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5 Ways to Prevent Repetitive Stress Injury

07 July 2023

It is often believed that workers in the office are safe as they are not involved in physically demanding work such as lifting heavy weights. Moreover, they aren't exposed to dangerous chemicals that can have life-threatening implications.

But did you know that even office workers, who work in near-ideal working conditions, experience hidden dangers from their work environment that can potentially impact their health over time?

Yes, that's true.

Working at a desk has negative health implications that may result from discomfort to health conditions requiring lengthy treatment and time off from work. And repetitive stress injury (RSI) is one of them.

RSI is one of the most common workplace injuries of modern times that is a result of repetitive movements such as those involved in computer use. The condition affects around 60% of the workforce. One in every eight employees with a desk job is diagnosed with the condition at some point during their career associated with a desk job. And while the condition may not be life-threatening, it can severely affect a person's quality of life and require treatment.

Fortunately, there are ways to prevent this potentially debilitating condition, which we look at in this post.

In what follows, we share an insight into what is repetitive stress injury (RSI) and how we can prevent the condition.

What is Repetitive Stress Injury (RSI)?

A repetitive stress injury, also known as a repetitive strain injury, is a workplace-associated condition that is a result of repetitive movements of the hands, forearm, and wrists.

The repetitive motion leads to irritation of the nerves that travel from your forearm to your hand and over time leads to injury. If not treated well in time, the constant repetitive motion and persistent injury that leads to irritation of the nerves results in nerve degeneration.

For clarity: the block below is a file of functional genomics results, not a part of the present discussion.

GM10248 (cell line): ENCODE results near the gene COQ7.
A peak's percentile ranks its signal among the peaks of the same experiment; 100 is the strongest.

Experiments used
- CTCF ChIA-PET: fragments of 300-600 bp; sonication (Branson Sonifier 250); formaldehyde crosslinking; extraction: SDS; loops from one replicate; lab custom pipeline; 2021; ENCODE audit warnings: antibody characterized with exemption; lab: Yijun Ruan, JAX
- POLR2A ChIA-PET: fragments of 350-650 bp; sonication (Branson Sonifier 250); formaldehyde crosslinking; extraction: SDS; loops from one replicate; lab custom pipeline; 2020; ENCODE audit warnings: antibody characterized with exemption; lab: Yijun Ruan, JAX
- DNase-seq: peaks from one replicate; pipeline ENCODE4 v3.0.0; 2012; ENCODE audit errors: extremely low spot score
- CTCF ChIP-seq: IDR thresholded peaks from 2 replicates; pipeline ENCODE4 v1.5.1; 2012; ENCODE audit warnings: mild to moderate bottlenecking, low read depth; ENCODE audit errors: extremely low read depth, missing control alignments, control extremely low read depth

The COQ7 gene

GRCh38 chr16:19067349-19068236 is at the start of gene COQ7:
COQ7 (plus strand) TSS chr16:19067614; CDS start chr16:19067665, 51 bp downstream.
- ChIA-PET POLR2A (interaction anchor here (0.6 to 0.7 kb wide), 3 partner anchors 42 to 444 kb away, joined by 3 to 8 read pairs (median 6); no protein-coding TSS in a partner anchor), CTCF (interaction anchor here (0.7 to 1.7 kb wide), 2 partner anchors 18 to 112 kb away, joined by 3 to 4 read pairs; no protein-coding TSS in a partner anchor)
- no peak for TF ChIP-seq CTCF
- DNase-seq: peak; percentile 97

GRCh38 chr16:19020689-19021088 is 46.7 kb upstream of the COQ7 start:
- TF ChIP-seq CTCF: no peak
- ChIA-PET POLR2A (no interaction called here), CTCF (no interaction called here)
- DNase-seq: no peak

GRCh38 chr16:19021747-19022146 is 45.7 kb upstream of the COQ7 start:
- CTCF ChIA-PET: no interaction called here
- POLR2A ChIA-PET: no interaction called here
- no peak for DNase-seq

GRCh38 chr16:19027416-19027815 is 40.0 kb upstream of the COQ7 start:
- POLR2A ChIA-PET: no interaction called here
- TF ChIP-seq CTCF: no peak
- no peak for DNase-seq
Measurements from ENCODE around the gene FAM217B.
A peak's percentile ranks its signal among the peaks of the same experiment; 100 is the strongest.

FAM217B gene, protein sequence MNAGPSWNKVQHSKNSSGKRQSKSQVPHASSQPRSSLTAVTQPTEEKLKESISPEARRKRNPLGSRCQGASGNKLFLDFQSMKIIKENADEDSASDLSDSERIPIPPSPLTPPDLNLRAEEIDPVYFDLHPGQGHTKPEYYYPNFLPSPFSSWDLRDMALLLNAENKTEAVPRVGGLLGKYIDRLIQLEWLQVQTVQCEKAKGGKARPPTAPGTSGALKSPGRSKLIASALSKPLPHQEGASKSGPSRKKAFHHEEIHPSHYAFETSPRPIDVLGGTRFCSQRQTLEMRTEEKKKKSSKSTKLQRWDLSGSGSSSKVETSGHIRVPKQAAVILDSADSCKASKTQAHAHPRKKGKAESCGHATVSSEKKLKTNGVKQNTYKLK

The symptoms of the condition depend on the repetitive motion and the potential impact areas on nerves and can range from pain and discomfort to tingling and numbness. When the condition worsens, it also leads to a feeling of weakness in the fingers and hand that affects a person's ability to perform everyday functions involving using fingers and hands, such as typing and lifting objects.

Symptoms of Repetitive Stress Injury (RSI)

RSI leads to the inflammation of the nerves and hence results in pain and discomfort. Moreover, it also causes inflammation of the joints, which leads to stiffness and difficulty in performing everyday tasks.

Since the condition affects your wrist and hands and forearms, and elbows along with your neck and shoulders, you may experience the following symptoms.

Pain and discomfort, ranging from mild to severe

Stiffness and swelling of your joints,

Tingling or numbness in the hand, wrist, and hands,


Sensitivity to cold and heat,

Muscle weakness and cramps.

The symptoms of the condition may be mild initially; however, over time, these symptoms can become more intense and persistent.

Without appropriate treatment, if you continue to perform the day-to-day activities that require repetitive movement, you may experience a gradual worsening of your symptoms.

How to Prevent Repetitive Stress Injury?

The only way to completely eliminate the risk of repetitive stress injury is to avoid the use of equipment that poses a risk. However, since it's not a practical solution, we need to look at some of the practical alternatives that can help prevent RSI.

Fortunately, there are ways to lower your risk of developing RSI and protect yourself from this painful condition.

Here are X ways to prevent repetitive stress injury when you have a desk job.

1. Use Keyboard with a Neutral Wrist Position

Since most desk jobs involve working on a screen, using a keyboard and mouse is inevitable. However, inappropriate use of a keyboard and mouse is the leading cause of discomfort while typing, eventually leading to repetitive stress injuries.

Fortunately, there are ways to manage the risk of this painful health condition, and one of them is to type using a neutral hand position.

The position is achieved with the keyboard placed below the elbow height. Moreover, the keyboard's base is gently sloped away from the user. Furthermore, the thumb is in line with the forearm, and the wrist is slightly bent.

Another important thing you should remember when maintaining a neutral typing position is that you don't have to bend your wrist towards your little finger. Moreover, the wrist shouldn't also bend towards your thumb.

Working on the keyboard in any position other than the neutral position can lead to strain on your wrist, hands, and forearms which eventually increases your risk of repetitive stress injury.